Inside Unmanned Systems

OCT-NOV 2017

Inside Unmanned Systems provides actionable business intelligence to decision-makers and influencers operating within the global UAS community. Features include analysis of key technologies, policy/regulatory developments and new product design.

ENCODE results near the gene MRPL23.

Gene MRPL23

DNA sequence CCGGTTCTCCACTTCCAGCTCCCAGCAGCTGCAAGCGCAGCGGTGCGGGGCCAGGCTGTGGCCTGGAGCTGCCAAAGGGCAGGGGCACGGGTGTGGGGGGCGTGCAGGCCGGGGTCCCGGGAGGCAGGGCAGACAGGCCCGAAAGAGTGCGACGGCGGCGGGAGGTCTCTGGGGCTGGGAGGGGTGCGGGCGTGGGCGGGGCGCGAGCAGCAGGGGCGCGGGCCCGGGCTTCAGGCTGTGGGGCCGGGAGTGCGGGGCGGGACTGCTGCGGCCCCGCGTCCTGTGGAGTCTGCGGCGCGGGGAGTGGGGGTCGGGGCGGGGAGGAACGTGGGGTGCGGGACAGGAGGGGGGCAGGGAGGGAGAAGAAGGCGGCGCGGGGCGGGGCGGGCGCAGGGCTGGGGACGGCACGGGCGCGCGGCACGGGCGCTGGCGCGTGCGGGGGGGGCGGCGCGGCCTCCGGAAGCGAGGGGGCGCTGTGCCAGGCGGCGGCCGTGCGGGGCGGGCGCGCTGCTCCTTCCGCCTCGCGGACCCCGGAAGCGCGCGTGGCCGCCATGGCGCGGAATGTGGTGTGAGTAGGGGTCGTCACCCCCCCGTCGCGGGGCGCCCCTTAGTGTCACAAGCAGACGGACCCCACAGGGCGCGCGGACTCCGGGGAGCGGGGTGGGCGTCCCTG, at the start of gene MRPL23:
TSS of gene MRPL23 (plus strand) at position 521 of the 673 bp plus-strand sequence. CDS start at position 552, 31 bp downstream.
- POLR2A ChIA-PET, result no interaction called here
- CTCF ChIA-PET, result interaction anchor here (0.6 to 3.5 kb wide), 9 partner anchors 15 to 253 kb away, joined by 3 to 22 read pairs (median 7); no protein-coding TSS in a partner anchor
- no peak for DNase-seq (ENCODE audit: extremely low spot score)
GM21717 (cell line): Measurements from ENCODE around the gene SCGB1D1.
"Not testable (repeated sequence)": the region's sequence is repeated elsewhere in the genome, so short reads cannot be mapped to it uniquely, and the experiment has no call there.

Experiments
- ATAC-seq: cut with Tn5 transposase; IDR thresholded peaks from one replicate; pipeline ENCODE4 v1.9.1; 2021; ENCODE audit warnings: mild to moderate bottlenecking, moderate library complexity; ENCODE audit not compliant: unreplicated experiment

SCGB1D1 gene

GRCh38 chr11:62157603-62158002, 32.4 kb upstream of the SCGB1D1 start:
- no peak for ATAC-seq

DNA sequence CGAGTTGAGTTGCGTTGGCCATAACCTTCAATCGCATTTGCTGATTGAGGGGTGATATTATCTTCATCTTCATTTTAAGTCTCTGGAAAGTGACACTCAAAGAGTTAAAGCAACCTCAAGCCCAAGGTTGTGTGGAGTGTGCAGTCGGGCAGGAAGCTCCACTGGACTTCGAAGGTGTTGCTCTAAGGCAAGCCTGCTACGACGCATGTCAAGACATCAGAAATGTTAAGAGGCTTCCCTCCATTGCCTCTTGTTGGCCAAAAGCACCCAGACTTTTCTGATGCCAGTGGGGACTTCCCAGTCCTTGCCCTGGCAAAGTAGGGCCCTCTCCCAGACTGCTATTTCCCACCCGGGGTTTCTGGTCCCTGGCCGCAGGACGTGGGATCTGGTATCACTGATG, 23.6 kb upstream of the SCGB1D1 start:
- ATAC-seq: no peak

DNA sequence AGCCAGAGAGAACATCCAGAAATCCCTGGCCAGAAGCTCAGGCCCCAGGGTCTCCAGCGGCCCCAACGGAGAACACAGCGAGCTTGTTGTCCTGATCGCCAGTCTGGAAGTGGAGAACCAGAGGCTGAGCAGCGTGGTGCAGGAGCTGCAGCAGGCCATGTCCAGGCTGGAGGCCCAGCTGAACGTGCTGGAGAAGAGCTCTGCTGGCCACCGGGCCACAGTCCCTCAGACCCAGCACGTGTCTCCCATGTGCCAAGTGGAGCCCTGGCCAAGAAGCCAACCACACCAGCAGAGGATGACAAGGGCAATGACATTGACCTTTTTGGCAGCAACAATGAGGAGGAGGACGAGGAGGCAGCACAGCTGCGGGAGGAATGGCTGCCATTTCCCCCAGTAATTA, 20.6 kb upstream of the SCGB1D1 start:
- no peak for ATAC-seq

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MARINE NEW APPLICATIONS 62 unmanned systems inside   October/November 2017 "Given how much we take fast WiFi and GPS for granted, which also enabled a quantum leap in mobile robotics, it is easy to forget how much harder things get when these two are gone." Hydromea's specialty is making robots that can "cooperate with each other and commu- nicate with each other with acoustics," Schill said. "The robots send each other acoustic pulses they can use to report to each other. They can also measure how long it takes for them to get these pulses so they can coopera- tively get an idea of where they are in relation to each other in the swarm. The robot that had the last GPS measurement can share that in- formation so the swarm as a whole can esti- mate where it is. Our algorithms also calculate when the robots send data and when they need to be quiet." Acoustic communication is not well-suited for continuous use by many robots, as they can begin to interfere with each other. As such, Hydromea only uses acoustics for sparse long- range signaling of very small amounts of data. "For short-range communications over 20 or 30 meters, we've looked into very low-frequen- cy radio waves," Schill said. "We've also looked into optical communications using visual light, which can communicate much more data, but only over a couple of meters." Vertex Hydromea's autonomous underwater vehi- cle (AUV), known as Vertex, "is meant to be deployed in groups of five to 10," Bahr said. "These vehicles either work independently to map a larger area in parallel or share informa- tion to autonomously track a feature such as a plume." The Vertex is about 70 centimeters long and 7 kilograms in weight. "The AUV uses re- chargeable lithium-ion batteries," Bahr noted. "They last for about eight hours on normal cruising speed—max depth 300 meters, max speed 1.5 meters per second." The Vertex uses the EXO2 sensor system from YSI in Yellow Springs, Ohio, which can be configured with up to seven different physi- cal, chemical and biological sensors. "These sensors can measure temperature, depth, con- ductivity, oxygen, pH, various algae, turbidity, fecal matter, ammonium, nitrates, chlorides," Bahr said. "For a typical mission, the bulk of the data is collected by directly off loading it from the vehicle via cable." The compact thrusters the researchers devel- oped for Hydromea lack central hubs in their propellers. Instead, the blades of each propel- ler project inward from the rim, and the entire rim spins. The absence of a central shaft greatly reduces the risk of entanglement with floating debris, the researchers said. Bahr noted that one problem with develop- ing Vertex was how unforgiving water is. "If your robot is not 100 percent waterproof, you lose it—and it's gone for good if the water is deeper than a few tens of meters," he said. "Also, if you want to keep your vehicle this small, you need to build everything from scratch, and you need to go component hunt- ing," Bahr said. "For example, a typical un- derwater connection is already half as big as our AUV, so finding small yet still suitable pressure-proof connectors is challenging. You overcome these problems simply by continuing to work at them, which usually means that it takes longer than you thought." Tracking Pollution Hydromea has performed field tests of its robot swarms in indoor tanks; in Lake Onego in Russia; and Lake Cadagno in Switzerland. "Our AU V is fully autonomous—it can either be preprogrammed with a series of way points, or the path can be controlled by pollution data," Bahr said. "We recently did an experiment where we wanted to take measurements in a very thin 1-meter bacte- rial layer at an unknown depth, so we pre- programmed special way points that only "THERE'S NO CENTRAL CONTROLLER, no coordinator robot. If any of the robots have to leave or get lost, that will not affect the rest of the group." Felix Schill, co-founder, Hydromea

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